But bipartisanship is an ephemeral thing. Although an exasperated Beck said on his radio show Wednesday that "we don't ever have to pay attention to this man ever again," it didn't take Karl Rove to figure out that Massa was a way of getting at Democrats, specifically that ever-popular conservative target, House Speaker Nancy Pelosi.

    Best-selling author and blogger Michelle Malkin, who on Tuesday questioned why Beck would have "a progressive zealot and political opportunist" like Massa on his show, said Thursday on Fox & Friends that the "Massa controversy was not just about Eric Massa, that in fact, this is about Nancy Pelosi."

    Pelosi, she said, had pledged "so publicly and ostentatiously to clean the swamp, to drain the swamp, and what she has done is overflown it-overflowed it. And I think the stance of the Democrat majority has been to see no evil, hear no evil, speak no evil."

    The battle lines were drawn once again. The House took a symbolic vote encouraging the House ethics committee to investigate Massa. Republicans, still recovering from the political damage done by former Florida Rep. Mark Foley’s sexual harassment issues in 2006, said Massa's behavior was equally serious. They demanded to know what Pelosi knew and when she knew it.

    That night, MSNBC's Rachel Maddow aired an interview with Pelosi, and began a series of questions about Massa by pointing out the other side was trying to use the by-now former congressman to score political points.

    "Republicans are trying to make a whole new issue," Maddow said. "And I have to ask you about this because it's sort of the story of the day from the Republican perspective. And they're trying to make an issue of Congressman Massa's-not just his resignation but how allegations against him were handled."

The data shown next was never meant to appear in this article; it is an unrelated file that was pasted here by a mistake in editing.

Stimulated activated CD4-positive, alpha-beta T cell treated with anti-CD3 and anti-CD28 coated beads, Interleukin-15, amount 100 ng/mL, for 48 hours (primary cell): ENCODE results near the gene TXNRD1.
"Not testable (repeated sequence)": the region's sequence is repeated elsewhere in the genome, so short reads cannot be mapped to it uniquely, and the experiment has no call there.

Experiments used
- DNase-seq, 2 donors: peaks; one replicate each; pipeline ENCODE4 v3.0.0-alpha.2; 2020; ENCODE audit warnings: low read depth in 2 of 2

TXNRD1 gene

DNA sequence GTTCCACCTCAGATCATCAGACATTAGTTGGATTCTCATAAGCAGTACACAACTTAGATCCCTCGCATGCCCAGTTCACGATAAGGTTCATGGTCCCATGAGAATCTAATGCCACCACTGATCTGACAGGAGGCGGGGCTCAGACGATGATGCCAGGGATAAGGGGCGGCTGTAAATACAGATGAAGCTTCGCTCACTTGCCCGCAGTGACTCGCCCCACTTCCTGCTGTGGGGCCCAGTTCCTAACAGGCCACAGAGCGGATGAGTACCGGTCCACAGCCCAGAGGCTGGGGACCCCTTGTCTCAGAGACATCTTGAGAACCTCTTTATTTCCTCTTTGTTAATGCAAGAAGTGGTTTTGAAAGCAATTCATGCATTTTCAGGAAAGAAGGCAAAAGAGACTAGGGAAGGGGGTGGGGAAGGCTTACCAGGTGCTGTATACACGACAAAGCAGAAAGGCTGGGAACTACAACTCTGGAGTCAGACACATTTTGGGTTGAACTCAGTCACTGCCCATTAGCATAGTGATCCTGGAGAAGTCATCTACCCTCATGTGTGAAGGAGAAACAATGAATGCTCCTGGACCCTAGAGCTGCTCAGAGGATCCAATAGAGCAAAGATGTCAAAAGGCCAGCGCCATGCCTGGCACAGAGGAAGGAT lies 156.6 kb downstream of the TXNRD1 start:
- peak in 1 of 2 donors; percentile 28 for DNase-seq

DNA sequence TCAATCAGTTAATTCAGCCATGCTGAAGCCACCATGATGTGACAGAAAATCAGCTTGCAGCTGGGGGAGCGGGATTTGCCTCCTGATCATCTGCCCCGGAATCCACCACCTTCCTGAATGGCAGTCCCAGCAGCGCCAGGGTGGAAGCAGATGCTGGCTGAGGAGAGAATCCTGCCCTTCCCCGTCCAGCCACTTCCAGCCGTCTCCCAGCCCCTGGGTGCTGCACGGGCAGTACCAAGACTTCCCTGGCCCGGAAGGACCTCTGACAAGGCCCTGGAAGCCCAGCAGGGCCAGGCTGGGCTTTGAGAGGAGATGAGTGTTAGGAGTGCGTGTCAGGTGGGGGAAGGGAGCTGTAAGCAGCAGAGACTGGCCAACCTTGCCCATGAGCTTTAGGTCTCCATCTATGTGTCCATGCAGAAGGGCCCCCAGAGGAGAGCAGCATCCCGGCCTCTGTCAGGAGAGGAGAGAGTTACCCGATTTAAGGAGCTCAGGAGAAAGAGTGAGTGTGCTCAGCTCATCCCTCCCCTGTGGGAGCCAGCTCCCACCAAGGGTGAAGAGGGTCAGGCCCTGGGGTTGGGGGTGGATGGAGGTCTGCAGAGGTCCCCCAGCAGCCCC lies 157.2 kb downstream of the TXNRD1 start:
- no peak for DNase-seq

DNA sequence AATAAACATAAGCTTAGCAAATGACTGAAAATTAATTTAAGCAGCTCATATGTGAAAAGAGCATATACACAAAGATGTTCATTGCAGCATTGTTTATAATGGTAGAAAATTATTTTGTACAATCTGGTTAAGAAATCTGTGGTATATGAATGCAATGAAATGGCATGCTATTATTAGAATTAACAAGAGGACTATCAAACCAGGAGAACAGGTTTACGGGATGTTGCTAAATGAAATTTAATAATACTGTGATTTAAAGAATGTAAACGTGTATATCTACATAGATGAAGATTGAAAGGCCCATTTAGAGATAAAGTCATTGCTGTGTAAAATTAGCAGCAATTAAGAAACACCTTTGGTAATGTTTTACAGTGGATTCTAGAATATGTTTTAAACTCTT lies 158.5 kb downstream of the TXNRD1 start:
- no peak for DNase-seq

Maddow asked about Pelosi referring the matter to the ethics committee and also when her office may have been told about concerns with Massa. Pelosi responded to Maddow's questions-which were similar to what conservatives had also been asking-and then praised her for the way she framed the issue.

    "[The] fact is that you started this conversation in the right way," Pelosi said. "That it's another subject that people would like to be a distraction. I will not take my eye off the ball, which is to pass health care reform right now, and to at this time to build support for what we are doing. And -- people like to mix those two. Not you – but the Republicans. You're never to be taken for one of them-but I know you're nonpartisan."

    Mark Jurkowitz, associate director for Pew's Project for Excellence in Journalism, looks at media coverage in a weekly study that comes out every Tuesday. While this week's isn't complete, Jurkowitz said that in the first few days, the Massa story is one of the biggest across all platforms and getting the most attention on cable news so far.

    Almost certainly Massa will have been covered more this week on cable than the wars in Iraq and Afghanistan-the fact which prompted Kennedy's eruption on the House floor that no reporters were paying attention to Rep. Dennis Kucinich's resolution to bring the troops home from Afghanistan at the end of this year.

    Meanwhile, Kennedy's take on the week of Massa coverage may be the last word – "despicable."